3. Photobehavioral Issues of NVP

Invertebrates exhibit distinct and precise behavioral responses that are mainly associated with the NVP system. Behavioral reactions can be considered to belong to the reflex or to the kinetic type. In some cases, responses elicited by NVP interact with other behavioral activities, of which the entrainment of circadian rhythm is the best studied.

3a. Reflex Responses. The shadow reaction is the most prevailing among many types of reflex responses. The shadow reaction is elicited by a light-on light-off stimulus, directed over a portion of the animal body, and it is detected as a withdrawal or an expansion of the animal body upon illumination. Several reflex responses trigger a phototactic reaction (see below), and require the integration and coordination of a nervous element for their effectiveness.

A useful approach to the study the shadow reflex is to search for the electrical correlates originating from dermal receptors after the removal of the eyes. Accordingly, in the bivalve mollusk, Lima scabra (Mpitsos, 1973), small spikes occur during an off-response, representing activities of the small nerve fibers originated from dermal photoreceptors. Many invertebrates show behavioral responses to visible light even without localized photoreceptors. This occurs mainly in Cnidaria, which show dermatoptic responses, which are also governed by multimodal mechanisms.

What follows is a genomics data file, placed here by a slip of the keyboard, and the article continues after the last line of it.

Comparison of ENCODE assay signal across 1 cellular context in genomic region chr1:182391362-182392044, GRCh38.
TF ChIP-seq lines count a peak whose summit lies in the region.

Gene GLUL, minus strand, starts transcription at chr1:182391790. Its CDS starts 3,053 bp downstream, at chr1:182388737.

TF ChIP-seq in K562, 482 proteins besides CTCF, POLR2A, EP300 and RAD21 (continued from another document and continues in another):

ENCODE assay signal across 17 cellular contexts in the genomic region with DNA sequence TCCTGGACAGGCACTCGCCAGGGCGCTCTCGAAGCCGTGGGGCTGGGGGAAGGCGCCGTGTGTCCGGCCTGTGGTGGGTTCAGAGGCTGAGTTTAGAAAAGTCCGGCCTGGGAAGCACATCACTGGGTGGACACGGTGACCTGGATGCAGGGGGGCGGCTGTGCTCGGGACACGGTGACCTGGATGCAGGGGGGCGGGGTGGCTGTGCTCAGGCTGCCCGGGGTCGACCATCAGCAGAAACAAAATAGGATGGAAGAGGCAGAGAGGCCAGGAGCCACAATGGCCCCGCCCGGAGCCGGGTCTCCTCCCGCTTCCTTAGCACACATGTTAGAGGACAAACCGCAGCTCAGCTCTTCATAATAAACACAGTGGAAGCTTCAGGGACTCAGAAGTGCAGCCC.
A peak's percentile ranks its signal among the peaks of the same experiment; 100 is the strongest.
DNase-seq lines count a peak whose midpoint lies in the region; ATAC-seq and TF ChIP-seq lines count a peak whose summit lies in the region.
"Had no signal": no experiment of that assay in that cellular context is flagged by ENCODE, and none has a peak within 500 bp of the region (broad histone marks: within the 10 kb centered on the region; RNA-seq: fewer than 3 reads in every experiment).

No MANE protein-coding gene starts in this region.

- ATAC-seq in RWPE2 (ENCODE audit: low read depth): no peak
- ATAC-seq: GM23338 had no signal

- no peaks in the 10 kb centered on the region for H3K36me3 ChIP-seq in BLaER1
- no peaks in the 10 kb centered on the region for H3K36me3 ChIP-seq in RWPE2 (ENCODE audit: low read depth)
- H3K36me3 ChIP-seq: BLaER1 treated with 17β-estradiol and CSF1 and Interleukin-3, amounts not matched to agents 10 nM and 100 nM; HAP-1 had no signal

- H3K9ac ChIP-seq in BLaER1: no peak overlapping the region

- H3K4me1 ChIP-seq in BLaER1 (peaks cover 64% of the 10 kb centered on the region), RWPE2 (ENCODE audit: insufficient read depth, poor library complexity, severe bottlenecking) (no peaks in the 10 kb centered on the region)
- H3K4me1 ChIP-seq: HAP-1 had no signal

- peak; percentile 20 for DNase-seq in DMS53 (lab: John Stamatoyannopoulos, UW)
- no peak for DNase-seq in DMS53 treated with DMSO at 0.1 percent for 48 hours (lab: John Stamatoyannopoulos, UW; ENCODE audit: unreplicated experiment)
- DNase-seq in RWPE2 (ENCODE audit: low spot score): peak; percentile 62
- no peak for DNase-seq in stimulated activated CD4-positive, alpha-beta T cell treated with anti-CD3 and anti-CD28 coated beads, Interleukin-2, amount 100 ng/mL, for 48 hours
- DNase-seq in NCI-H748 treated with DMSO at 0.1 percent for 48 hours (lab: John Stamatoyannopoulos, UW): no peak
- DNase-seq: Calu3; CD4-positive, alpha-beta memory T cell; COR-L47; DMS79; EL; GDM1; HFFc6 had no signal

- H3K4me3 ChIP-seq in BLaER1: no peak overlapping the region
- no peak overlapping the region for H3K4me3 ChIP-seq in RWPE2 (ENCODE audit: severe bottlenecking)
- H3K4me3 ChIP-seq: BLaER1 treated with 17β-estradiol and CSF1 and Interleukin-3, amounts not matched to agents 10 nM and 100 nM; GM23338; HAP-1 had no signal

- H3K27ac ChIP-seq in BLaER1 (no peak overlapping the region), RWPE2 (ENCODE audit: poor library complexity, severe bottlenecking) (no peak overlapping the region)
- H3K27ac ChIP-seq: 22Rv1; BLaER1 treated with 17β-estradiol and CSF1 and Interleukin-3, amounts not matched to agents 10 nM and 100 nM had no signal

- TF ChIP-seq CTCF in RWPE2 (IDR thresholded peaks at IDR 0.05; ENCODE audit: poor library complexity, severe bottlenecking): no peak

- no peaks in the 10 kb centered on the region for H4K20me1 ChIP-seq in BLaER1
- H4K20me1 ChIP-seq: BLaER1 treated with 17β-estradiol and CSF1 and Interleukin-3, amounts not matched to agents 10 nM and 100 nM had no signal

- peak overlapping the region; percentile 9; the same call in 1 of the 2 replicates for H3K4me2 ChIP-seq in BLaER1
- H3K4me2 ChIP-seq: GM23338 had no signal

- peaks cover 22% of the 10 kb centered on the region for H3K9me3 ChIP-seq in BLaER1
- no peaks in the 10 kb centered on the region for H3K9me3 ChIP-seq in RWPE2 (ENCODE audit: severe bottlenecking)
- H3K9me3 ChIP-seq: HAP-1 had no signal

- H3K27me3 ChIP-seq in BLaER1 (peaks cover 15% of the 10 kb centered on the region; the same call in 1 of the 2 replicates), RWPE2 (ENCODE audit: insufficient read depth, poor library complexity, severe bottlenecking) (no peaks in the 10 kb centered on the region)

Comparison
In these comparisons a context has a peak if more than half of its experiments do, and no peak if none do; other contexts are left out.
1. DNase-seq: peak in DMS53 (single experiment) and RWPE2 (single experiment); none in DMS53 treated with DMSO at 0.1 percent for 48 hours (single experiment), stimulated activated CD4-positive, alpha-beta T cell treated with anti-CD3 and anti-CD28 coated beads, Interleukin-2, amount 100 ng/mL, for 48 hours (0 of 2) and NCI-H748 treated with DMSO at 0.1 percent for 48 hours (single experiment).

The sea anemone, Metridium senile, is a particular case in which the muscle tissue is directly photosensitive upon illumination by blue light (North, 1957). The study of the photic response in the sea anemone, Calamactis praelongus (Marks, 1976), succeeded in distinguishing two types of response mechanisms: one local, due to non-nervous contractions of circular and parietal muscles, the second one is extensive due to neurally coordinated responses. Thus, light is either perceived by sensory cells that are connected to the muscles responsible for contractions in the former case, or by the muscles themselves in the latter one. In this regard, direct muscle photosensitivity has been recently reported in the heart of the isopod crustacean, Ligia exotica (Miyamoto et al., 2006).